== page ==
A television series based on the cult classic Starship Troopers could be on the horizon, and the original cast of the movie may be involved. Ed Neumeier, the screenwriter for all three live-action films and the animated series, discussed the possible franchise reboot during an interview, confirming his involvement and his hopes that the original cast will get onboard.
When asked about whether the original cast – which included Casper Van Dien, Denise Richards, and Neil Patrick Harris – were open to getting involved, Neumeier was optimistic.
“Well, I think they can,” said Neumeier, according to a report by TV Web. “I don’t want to jinx anything, but we are talking about trying to do a television show that is based on that idea.”
Neumeier’s answer suggests that the show is still in the earliest stages, particularly since he used the word “jinx.”
This isn’t the first time a live-action television show based on Starship Troopers has been pitched. In 2015, Neal H. Moritz, a producer, tossed around the idea of either a new feature-length film or a TV series, the television wasn’t pursued.
In 2016, Moritz and Columbia announced that Mark Swift and Damian Shannon were signed on to write a Starship Troopers remake, though both Neumeier and Paul Verhoeven, the original film’s director, expressed skepticism about the project.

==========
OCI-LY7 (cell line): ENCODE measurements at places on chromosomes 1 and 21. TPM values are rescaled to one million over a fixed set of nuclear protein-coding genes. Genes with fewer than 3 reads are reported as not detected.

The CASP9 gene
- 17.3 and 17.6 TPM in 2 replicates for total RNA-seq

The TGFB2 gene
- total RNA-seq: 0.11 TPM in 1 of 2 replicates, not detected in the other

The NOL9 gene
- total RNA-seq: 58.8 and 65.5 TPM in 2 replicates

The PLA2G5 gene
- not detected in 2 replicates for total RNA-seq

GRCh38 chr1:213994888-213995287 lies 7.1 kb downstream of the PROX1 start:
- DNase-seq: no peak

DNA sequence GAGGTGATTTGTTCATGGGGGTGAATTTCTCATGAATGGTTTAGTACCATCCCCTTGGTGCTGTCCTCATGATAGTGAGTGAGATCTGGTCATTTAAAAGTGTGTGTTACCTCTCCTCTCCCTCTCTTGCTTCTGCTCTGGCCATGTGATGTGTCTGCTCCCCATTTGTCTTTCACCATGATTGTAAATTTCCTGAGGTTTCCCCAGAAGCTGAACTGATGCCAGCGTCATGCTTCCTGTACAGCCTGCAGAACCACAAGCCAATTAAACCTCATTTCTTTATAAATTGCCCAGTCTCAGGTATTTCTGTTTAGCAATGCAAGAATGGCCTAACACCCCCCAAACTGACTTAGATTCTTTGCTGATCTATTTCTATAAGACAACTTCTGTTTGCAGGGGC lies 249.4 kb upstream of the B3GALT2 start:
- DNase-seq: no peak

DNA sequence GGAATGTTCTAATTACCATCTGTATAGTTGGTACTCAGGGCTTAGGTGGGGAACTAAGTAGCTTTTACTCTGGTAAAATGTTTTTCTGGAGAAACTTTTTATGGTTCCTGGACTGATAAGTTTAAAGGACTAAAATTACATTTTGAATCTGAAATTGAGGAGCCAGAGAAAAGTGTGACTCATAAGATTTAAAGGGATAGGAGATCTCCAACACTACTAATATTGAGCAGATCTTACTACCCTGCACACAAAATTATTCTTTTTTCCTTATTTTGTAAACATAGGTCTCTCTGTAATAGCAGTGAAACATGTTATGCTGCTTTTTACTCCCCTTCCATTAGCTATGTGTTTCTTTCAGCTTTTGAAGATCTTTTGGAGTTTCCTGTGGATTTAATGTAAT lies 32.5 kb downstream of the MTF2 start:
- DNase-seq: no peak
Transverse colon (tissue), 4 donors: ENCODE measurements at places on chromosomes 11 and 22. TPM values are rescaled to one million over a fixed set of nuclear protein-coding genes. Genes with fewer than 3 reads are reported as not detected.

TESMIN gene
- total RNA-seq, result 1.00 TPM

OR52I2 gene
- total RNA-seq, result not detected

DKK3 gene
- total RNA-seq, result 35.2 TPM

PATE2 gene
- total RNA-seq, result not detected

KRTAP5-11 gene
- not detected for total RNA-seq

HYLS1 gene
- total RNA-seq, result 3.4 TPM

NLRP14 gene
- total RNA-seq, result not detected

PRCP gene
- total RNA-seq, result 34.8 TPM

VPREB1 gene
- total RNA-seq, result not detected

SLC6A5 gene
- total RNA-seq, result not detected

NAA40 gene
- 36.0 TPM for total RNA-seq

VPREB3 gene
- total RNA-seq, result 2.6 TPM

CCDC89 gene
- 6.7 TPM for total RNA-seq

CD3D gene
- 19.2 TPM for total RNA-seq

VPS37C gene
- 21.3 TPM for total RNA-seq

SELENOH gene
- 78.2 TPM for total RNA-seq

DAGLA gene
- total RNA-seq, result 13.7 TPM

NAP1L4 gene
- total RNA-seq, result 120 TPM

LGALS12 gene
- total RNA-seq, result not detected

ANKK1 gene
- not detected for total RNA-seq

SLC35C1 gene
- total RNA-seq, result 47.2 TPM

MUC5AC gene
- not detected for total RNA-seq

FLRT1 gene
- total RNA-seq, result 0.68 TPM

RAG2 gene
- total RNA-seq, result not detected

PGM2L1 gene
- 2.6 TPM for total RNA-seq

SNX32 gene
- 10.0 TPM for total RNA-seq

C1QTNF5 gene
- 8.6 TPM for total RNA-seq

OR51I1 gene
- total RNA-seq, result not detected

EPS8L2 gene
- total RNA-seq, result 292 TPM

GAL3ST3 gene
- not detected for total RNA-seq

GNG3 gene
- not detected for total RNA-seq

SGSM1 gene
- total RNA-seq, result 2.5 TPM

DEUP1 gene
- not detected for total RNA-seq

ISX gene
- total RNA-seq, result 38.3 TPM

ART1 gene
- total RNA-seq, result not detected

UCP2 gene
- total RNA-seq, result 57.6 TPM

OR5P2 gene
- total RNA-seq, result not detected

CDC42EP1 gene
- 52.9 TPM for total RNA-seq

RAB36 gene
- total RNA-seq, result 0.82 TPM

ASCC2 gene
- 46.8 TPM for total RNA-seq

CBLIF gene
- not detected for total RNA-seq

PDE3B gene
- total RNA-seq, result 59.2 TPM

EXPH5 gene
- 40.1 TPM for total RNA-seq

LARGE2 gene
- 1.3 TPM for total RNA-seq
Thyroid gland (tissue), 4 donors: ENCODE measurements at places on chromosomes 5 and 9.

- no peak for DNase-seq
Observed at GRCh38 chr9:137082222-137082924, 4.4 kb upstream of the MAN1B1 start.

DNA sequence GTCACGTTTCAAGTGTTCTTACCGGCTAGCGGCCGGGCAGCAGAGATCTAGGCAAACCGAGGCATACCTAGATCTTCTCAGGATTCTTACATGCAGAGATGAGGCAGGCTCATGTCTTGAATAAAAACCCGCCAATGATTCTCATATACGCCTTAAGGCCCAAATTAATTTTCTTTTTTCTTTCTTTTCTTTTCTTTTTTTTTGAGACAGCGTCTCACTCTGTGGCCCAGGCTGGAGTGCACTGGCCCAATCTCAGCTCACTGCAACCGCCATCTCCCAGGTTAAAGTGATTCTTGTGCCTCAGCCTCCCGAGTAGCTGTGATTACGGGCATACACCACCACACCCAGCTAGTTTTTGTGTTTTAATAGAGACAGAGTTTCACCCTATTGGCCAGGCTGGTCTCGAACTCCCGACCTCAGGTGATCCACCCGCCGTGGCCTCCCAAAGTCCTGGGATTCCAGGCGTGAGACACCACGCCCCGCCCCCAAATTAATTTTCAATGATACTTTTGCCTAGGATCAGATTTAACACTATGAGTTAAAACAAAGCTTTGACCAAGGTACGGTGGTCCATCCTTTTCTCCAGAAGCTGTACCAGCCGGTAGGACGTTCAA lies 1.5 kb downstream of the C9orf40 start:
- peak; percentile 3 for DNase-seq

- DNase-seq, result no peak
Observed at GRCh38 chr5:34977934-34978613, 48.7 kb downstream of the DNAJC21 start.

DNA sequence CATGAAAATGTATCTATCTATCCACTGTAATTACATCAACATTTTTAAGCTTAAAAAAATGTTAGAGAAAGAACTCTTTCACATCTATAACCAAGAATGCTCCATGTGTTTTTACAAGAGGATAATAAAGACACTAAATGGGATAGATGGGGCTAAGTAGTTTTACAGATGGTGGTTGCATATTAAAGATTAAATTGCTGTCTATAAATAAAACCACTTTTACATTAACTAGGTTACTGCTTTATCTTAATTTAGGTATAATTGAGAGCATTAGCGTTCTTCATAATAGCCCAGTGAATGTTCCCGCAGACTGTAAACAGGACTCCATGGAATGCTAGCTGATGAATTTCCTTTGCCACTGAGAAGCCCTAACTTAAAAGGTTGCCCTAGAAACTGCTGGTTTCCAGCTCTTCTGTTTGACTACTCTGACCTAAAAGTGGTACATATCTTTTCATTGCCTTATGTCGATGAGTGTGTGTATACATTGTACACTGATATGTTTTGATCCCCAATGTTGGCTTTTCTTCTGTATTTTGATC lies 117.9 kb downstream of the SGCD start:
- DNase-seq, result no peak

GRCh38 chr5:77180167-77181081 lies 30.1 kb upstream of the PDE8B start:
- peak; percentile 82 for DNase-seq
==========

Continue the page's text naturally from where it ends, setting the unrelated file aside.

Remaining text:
“Well, I have mixed feelings about [the remake] because I think that what we did with the first Starship is almost not repeatable in a way,” said Neumeier.
“I based the structure of Starship Troopers when I was writing it, the structure of WWII propaganda films that the studios made between 1941 and 1944,” he continued. “We don’t really talk about those movies anymore, but that had a very particular structure and they were made during a conflict and they didn’t have an end-point as with Starship ends they’ll keep fighting.”
While the original Starship Troopers was largely panned by critics, the film attracted a cult following. However, it was considered an achievement when it came to special effects. The film received an Oscar nomination for Best Visual Effects in 1998, but lost to Titanic.